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Here’s what the formula looks like when you copy it down several rows. Notice that the second argument of the CountIf() function changes the end of the range being counted for each row the formula is copied to. However, the range beginning is anchored to cell E2 because that part of the reference is absolute.

 

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Caution: Using this technique with a very large list  may be very slow. For lists of a few hundred items or less should not be affected.

The Final Solution

Six formulas drive the solution. Here are the formulas from the second row of the try it worksheet. Once the individual formulas have been created they can be copied down their respective columns (using autofill.)

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The formula in F2 converts the sales value in E2 to Text and concatenates that value with a four character representation of the result of counting the frequency with which the value in E2 appears. This gives us a unique index value that ensures we will be able to find each instance of the duplicate value.

In I2 the formula finds the value in column E that is x positions from the largest value. H2 contains the value 1, so the formula in I1 returns the largest value from the list. This result is not quite adequate because it can’t distinguish duplicate values.

J2 finds the row number of the value in I2. When there are duplicate values in column E, the result in this column will always indicate the first row in which the value occurs.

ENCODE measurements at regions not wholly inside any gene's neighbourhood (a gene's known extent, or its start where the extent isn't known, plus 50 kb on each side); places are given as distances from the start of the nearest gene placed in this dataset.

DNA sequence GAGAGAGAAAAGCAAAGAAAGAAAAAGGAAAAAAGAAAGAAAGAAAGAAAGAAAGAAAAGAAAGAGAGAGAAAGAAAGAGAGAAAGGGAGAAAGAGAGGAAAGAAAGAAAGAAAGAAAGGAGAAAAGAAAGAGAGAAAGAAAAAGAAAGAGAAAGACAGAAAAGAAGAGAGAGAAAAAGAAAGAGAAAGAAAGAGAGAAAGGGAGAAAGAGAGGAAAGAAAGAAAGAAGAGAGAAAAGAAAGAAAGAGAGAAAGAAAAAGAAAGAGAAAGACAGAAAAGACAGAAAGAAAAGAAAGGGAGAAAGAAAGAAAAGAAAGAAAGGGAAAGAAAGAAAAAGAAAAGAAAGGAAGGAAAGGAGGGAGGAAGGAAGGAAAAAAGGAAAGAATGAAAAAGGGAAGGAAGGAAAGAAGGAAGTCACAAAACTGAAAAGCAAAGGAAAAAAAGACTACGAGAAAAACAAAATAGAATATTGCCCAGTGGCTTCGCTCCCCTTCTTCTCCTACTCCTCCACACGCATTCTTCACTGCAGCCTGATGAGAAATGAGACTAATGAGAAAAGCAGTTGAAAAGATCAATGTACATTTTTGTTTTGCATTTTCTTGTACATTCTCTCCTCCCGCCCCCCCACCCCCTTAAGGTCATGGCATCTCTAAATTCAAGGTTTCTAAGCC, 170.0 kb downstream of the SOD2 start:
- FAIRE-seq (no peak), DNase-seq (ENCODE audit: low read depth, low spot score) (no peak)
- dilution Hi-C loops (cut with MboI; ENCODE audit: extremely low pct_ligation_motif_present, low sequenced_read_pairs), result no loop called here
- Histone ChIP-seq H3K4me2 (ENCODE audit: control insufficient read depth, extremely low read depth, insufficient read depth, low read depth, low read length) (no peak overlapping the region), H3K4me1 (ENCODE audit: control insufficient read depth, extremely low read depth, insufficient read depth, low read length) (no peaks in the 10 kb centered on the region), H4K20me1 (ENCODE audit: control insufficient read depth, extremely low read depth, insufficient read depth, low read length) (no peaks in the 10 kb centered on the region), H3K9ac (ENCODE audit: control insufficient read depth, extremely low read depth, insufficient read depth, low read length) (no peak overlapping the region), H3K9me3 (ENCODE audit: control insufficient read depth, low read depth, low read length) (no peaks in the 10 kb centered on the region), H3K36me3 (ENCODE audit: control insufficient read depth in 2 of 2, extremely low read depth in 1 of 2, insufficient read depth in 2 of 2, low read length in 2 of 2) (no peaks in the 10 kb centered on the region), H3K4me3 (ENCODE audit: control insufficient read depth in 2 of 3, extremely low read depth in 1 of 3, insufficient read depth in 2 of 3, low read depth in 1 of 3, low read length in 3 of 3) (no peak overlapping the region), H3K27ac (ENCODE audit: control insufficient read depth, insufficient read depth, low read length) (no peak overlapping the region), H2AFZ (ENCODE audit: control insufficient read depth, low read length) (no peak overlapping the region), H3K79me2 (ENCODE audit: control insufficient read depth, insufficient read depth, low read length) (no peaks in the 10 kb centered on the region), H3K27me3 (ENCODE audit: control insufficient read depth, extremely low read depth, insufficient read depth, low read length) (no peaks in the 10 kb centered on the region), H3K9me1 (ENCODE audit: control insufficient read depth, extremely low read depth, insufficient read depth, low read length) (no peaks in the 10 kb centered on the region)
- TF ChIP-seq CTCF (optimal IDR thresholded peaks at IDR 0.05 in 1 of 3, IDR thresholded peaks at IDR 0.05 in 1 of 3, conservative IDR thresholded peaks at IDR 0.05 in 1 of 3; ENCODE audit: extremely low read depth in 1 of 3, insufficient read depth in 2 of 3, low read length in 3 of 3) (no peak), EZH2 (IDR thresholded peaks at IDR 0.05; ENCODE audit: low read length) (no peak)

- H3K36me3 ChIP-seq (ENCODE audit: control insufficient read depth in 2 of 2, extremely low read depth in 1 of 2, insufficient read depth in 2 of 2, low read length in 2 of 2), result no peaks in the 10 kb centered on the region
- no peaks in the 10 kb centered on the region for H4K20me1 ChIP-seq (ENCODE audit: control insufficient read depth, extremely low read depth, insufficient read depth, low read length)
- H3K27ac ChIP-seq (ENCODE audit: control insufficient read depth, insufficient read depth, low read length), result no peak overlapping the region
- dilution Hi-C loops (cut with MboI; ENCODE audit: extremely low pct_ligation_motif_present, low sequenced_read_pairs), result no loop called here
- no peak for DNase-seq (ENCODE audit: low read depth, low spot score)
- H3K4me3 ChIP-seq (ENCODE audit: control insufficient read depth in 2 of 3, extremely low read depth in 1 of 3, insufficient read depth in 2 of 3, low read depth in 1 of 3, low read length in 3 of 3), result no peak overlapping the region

The formulas in K2 and L2 are very similar to those in I2 and J2 EXCEPT the formula in K2 uses values in column F to determine rank.  The forumlas in column F ensure that there are no duplicates to be ranked. The method uses has a significant side effect because it yields an higher rank for the first occurrence of a duplicate and progressively lower ranks for each subsequent occurrence.

The video accompanying this article includes a demonstration of the effect of duplicates on ranking.

The final formula in cell M2 uses the row number calcluation in L2 to find the name of the rep having a particular rank.

Data Validation Using Multi-tiered Lists

I came across this video today which is an excellent tutorial of advanced Excel techniques for data validation. The example uses the Indirect() function as the source for the lists that are used as choices in a ‘drop-down’. I will let the video speak for itself.

 

Creating multitiered lists